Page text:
Tips for Handling Painful Sex

Tips for Handling Painful Sex

Spoons And Sunflowers – a Column by Kimberli Davino

In last week’s column, I discussed how endometriosis has destroyed my sex life. While it was an extremely personal topic to discuss, I feel it also was an important one. Many other women like me suffer from painful sex. But many are ashamed to share their stories. Sharing my story will hopefully lead to other women feeling more comfortable and less alone.

This week, I will discuss some tips for handling painful sex. It is important to be open and communicate with your partner about your endometriosis and any pain you may experience. Being honest may help you feel more confident and comfortable with your situation. Although symptoms vary from woman to woman, there are things you can do to lessen pain during sex. Painful sex can cause a black cloud on most relationships but does not need to end your sex life completely.

Over-the-counter pain reliever

I’ve found that taking an over-the-counter pain reliever like Advil (ibuprofen) an hour before sex can help. Taking this ahead of time, as directed, can reduce any pain felt during sex. Sometimes I take some pain relief after sex if the pain persists. Keep in mind that pain relief medicines do not work for everyone. As always, follow your doctor’s advice when taking any medication.


Some women experience pain during sex because of vaginal dryness. This can be another pesky symptom of endometriosis. Lube can help ease discomfort felt during sex. According to an Indiana University study, more than 70 percent of the 2,453 women surveyed said that lube made sex more pleasurable and enjoyable. Research and ask your doctor which lube would work best for you.

Know when your menstrual cycle is

Let’s be honest: Endometriosis causes discomfort at all times of the month. However, pain can become even more agonizing during your period and ovulation. Tracking when you are supposed to get your period and when pain peaks can help you better understand when the worst times to have sex would be. There are many apps out there that can help you track your period. A couple of my favorites are Flo Period Tracker and Clue.

Potential bleeding

Many women suffering from endometriosis find that they bleed during and after sex. It can be very embarrassing and turn you off from even wanting to try. Preparing your partner ahead of time can help with any confusion or embarrassment. If you know you experience bleeding, prepare a spot beforehand. Lay a towel down, leave wipes out for an easy cleanup, and try out different positions that may be easier for you.

New positions

Not only can trying new positions help with the bleeding, but it also can help with your pain. Certain positions may cause you more pain than others. According to an article on Huffington Post, missionary style can cause more pain. This is due to how the uterus is tilted. However, only you will know which position will work best for you. So experiment and be open to trying different positions.

Shallow, slow, gentle

Sometimes partners are not on the same page. Your partner may be going too fast and too deep, causing you to be in agonizing pain. Talk with them and let them know what is causing you the discomfort. Try to stick to a more gentle, slow, and shallow rhythm. You can even try to find a position that allows you to lead and control the rhythm.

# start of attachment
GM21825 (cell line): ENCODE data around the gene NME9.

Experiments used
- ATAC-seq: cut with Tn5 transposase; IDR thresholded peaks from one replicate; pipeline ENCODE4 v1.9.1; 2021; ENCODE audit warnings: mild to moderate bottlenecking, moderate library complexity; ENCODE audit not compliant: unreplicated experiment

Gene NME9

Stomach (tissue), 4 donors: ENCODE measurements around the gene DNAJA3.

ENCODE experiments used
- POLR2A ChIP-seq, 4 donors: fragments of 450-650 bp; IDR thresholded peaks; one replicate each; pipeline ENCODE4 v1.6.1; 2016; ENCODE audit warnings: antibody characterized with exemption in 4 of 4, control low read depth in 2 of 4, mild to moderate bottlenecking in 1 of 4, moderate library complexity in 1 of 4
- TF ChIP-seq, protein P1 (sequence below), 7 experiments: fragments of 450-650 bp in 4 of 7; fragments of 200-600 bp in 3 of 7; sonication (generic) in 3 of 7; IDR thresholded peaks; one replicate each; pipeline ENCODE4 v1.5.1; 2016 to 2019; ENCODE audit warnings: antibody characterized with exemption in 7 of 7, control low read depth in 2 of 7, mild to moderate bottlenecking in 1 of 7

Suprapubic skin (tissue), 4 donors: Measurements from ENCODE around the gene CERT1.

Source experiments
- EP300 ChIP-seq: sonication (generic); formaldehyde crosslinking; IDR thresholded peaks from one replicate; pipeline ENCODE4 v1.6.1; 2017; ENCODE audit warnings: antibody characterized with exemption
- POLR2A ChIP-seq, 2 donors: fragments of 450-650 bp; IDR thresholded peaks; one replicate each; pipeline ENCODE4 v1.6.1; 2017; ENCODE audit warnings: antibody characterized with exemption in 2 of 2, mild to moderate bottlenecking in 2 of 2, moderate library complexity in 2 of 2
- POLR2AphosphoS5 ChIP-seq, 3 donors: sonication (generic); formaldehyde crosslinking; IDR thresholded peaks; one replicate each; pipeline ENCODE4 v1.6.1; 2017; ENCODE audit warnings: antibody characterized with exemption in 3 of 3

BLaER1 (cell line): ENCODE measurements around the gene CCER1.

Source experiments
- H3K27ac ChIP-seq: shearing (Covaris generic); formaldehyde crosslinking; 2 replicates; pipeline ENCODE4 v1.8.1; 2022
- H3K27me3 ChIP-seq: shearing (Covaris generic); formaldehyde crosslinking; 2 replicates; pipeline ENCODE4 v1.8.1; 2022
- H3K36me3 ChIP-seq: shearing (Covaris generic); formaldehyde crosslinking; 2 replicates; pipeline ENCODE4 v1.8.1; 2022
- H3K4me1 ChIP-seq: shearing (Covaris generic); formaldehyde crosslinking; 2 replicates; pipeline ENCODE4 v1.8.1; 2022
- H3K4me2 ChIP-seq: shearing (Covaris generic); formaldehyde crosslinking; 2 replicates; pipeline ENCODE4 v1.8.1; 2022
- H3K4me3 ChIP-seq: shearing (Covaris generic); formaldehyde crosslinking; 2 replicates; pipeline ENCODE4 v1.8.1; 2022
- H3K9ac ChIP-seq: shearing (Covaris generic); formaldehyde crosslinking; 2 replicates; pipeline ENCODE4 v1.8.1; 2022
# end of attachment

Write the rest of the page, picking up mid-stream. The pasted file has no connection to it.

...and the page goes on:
There is more than just intercourse

If you are someone who has tried these tips many times, and cannot find a way to make sex work, there are other ways you can be intimate with your loved one. Massaging, kissing, and foreplay are just a few ways you and your partner can be romantic with each other. Again, honesty is key. Get with your partner and discuss what turns each other on, and what does not trigger your symptoms. There are many activities out there to experiment with.

Sex therapy

Sometimes our pain can be psychological. For me, just the thought of sex causes me pain. I feel I have tuned my body to automatically think of pain when I think of sex. A sex therapist might be able to help you to not associate sex with pain. Of course, just like other types of therapy, it is not for everyone. However, if you have run out of ideas, it does not hurt to give it a shot. An article from Everyday Health, “7 Things You Should Know About Sex Therapy,” was interesting and extremely helpful for me.

Follow my journey


Note: Endometriosis News is strictly a news and information website about the disease. It does not provide medical advice, diagnosis, or treatment. This content is not intended to be a substitute for professional medical advice, diagnosis, or treatment. Always seek the advice of your physician or other qualified health provider with any questions you may have regarding a medical condition. Never disregard professional medical advice or delay in seeking it because of something you have read on this website. The opinions expressed in this column are not those of Endometriosis News or its parent company, BioNews Services, and are intended to spark discussion about issues pertaining to endometriosis.

Hi, my name is Kimberli. I am 29 years old and was diagnosed with endometriosis in March 2017. I am a yoga lover, blogger, and writer. My passion is to raise awareness for other women suffering out there with endometriosis.
Hi, my name is Kimberli. I am 29 years old and was diagnosed with endometriosis in March 2017. I am a yoga lover, blogger, and writer. My passion is to raise awareness for other women suffering out there with endometriosis.

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